We had arranged a WWII battle in the Western Desert using the new ‘Rommel’ rules tonight, but Sandy had to cancel. Neil’s brother, Alan, was visiting again and had expressed an interest in Baroque. If you’ve read this blog before (and if not, why not?) you’ll know I’m a big fan of these rules, so readily agreed to a game. Neil brought his Poles along for Alan to play with and I brought my Swedes.
There was no scenario, it was just a stand alone, fight til you drop (rout) encounter. We agreed on 600 points per side and the terrain was set up. I lost initiative and had to deploy my biggest division first. I had 2 the same size, so I put my baggage in the centre and a division of 3 infantry brigades on my right, a second division of infantry in the centre and my cavalry division on my left. My cavalry consisted of 1 brigade of Latta Ryttare and 1 brigade of Reitters, as well as 2 medium artillery. Alan’s Poles had more cavalry and he set up with an infantry division on his left (which was opposite my centre) and 2 cavalry divisions opposite my left. The Poles had 3 brigades of pancerni (heavy cavalry) and 2 brigades of light cavalry as well as 3 brigades of winged hussars (the pride of the Polish army).
The Swedish deployment….
…and the Polish hordes…
Turn 1 and the Polish cavalry begin their advance across the road, a brigade of hussars leading. The Swedes spread their cavalry and began moving one of their cannon into the centre, anticipating some Polish cavalry making a move towards the centre and their baggage. With nothing in front of them, the right wing Swedish infantry moved toward the Polish infantry, except for one brigade, who changed into column and marched around the woods at the edge of the table, in the direction of the Polish baggage area.
Polish cavalry advance….
The Poles soon charged the Swedish reitters with some hussars. To be honest, I didn’t expect much from the cavalry (that’s why I load up on infantry) but the boys excelled themselves! over 2 rounds of melee combat, the reitters took the hussars down to 1 point left. They died in the process, but the worst Swedish unit on the table all but destroyed a unit of the elite winged hussars (chicken lovers) The Ryttare, however, didn’t fare so well. Charged by another unit of hussars, they held their own for a couple of turns, gave the big birds a couple of hits, then routed.
The Swedish cavalry await the Poles….
…the reitters force the Poles to withdraw….
…but the Ryttare rout…
While the Polish cavalry were being slowed down by the Swedes, a unit of cavalry had obliqued back from the centre and was advancing towards the Polish cavalry’s flank. The expected Polish thrust towards the centre failed to materialise, so a second infantry unit about turned and moved to protect the baggage area, which was being threatened by a unit of big birds (hussars). As they about turned, a unit of Polish cavalry took the chance to opportunity charge them in the rear. Even though they charged from the back, the Poles discovered that Swedish infantry were not to be messed with, and were seen off after losing spectacularly. This frightened the Poles so much that they pulled back and refused the chance to charge (and probably destroy) the Swedish baggage!
Swedish infantry fire at the flanks of the Polish cavalry….
…while a second unit moves to protect the baggage….
Over on the Swedish right, things were coming to a climax. The Poles had moved an infantry unit to block the Swedish brigade heading to their baggage. The other 2 brigades moved close to musket range, but stubbornly refused to both rally at the same time. It wasn’t until one started taking casualties that I decided they had to do something. They all charged the Poles, with mixed success. The brigade trying for the baggage inflicted some damage on the Polish unit it charged, but was ultimately routed. The same happened to the left hand unit of the division, but the other brigade managed a breakthrough and headed towards the baggage.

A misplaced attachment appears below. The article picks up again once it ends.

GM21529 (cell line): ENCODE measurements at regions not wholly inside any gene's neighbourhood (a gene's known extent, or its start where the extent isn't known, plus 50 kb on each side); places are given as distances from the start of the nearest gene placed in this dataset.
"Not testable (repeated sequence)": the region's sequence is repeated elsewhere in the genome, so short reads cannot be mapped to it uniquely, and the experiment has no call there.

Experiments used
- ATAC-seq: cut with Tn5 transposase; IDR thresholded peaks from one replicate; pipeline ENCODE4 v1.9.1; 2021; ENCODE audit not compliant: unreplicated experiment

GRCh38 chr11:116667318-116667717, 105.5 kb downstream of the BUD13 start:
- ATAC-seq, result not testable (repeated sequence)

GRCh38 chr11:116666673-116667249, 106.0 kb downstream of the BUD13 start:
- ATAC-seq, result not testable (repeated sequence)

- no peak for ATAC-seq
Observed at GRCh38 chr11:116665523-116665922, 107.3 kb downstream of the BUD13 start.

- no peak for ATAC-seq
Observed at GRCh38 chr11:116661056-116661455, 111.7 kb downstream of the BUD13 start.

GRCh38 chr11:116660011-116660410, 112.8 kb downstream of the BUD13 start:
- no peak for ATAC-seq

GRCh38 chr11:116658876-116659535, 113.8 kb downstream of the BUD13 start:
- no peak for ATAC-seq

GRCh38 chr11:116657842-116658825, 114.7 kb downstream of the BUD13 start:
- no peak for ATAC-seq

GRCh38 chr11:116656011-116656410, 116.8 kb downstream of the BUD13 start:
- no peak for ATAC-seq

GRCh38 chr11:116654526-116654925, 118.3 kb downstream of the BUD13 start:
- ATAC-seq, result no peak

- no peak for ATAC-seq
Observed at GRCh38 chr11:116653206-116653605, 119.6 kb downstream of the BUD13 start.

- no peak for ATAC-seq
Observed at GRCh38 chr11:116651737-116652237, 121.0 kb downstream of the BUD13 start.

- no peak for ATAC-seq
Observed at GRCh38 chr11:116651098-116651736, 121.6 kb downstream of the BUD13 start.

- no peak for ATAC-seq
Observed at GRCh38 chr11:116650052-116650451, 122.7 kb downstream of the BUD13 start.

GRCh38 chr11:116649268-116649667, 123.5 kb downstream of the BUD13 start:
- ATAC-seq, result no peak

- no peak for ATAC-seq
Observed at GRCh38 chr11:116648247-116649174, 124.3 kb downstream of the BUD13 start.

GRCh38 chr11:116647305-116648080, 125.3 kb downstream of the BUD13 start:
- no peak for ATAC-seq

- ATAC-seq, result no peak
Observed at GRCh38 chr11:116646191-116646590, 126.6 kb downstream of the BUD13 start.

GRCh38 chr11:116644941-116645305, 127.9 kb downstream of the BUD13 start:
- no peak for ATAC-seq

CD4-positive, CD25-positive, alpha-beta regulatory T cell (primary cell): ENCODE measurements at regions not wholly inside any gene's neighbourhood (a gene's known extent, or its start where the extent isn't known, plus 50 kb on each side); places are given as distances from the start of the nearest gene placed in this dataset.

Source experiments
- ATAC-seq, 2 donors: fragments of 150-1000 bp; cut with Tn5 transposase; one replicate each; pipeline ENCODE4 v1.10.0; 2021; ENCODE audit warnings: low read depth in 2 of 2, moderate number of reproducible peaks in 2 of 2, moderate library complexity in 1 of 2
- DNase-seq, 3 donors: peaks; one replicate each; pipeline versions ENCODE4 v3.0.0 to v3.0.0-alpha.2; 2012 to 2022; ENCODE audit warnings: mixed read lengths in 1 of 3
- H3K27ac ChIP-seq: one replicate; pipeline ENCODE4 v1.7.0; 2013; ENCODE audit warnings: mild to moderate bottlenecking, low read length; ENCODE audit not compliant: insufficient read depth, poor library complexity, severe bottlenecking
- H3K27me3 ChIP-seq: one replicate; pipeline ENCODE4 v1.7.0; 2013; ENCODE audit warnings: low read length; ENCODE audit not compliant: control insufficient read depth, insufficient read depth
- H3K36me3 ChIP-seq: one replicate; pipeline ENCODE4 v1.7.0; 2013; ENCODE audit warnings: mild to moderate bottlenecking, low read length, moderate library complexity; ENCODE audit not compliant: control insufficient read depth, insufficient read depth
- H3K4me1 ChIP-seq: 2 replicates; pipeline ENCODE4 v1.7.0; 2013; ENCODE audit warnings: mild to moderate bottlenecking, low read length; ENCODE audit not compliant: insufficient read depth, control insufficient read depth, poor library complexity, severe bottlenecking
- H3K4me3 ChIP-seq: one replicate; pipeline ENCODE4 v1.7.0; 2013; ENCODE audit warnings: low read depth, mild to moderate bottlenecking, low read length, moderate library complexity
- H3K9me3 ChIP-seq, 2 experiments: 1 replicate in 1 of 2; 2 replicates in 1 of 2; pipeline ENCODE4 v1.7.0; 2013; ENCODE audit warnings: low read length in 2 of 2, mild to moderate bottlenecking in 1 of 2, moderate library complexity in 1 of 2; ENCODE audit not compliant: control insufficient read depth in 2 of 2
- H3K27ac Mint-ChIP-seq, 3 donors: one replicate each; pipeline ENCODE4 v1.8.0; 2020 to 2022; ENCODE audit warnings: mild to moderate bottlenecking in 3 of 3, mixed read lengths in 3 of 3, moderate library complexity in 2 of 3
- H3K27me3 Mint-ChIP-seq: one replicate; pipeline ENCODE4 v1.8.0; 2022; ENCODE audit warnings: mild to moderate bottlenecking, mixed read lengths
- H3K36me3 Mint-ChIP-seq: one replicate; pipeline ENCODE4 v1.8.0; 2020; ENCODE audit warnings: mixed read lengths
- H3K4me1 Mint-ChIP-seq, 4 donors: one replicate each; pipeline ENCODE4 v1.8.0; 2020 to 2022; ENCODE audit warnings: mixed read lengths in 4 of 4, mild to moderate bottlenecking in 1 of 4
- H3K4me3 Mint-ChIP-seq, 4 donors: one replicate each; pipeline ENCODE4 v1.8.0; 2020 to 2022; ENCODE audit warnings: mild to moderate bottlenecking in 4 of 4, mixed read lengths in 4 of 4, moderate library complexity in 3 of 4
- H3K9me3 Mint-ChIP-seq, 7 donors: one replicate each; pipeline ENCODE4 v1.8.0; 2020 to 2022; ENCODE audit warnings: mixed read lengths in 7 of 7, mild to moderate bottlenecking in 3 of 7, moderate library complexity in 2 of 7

Things come to a head on the right….
…2 Swedish units rout, but the 3rd makes a breakthrough….
Back on the centre (which had become my left a few turns ago) the 2 brigades of Swedish infantry were cutting the Polish cavalry down to size. Even the elite winged hussars failed to make a dent. The best they could manage was to pin 1 brigade down in a perpetually continuing melee. The third brigade, having nothing to do on the left, joined the assault on the right and routed a Polish infantry brigade. It was at this point I graciously offered to accept the Polish surrender, which they refused to proffer. As a form of punishment for this, the final unit of the right wing division captured the Polish baggage , thus ensuring a healthy supply of vodka for the evening.
The Poles pin down an infantry unit by closing into melee….
…while Swedish infantry ensure the vodka flows freely….
With the remaining Polish units failing discipline tests and quitting the field, the Swedes were victorious. While it may seem an overwhelming victory for the Swedes, it was actually a lot closer. Alan had some really bad dice rolls when trying to rally his units. If he had managed to rally a few (especially the big birds) it would have been a completely different game. Also, if the Polish infantry had had a little more luck with their musketry (one unit missed pretty much every time they fired) the Swedish infantry on the right and centre may have been severely damaged. However, they didn’t and Gustavus Adolphus showed Zygmunt III Waza (Sigismund III) who was boss.
The Swedes are left masters of the field…..
Thus ended Alan’s introduction to Baroque. I asked what he thought and he was quite positive. It’s always a sign of a good rules system when the player who loses is complimentary about them.
We left with nothing planned for next week, but I will check with Sandy to see if he still wants to try out his new Rommel rules.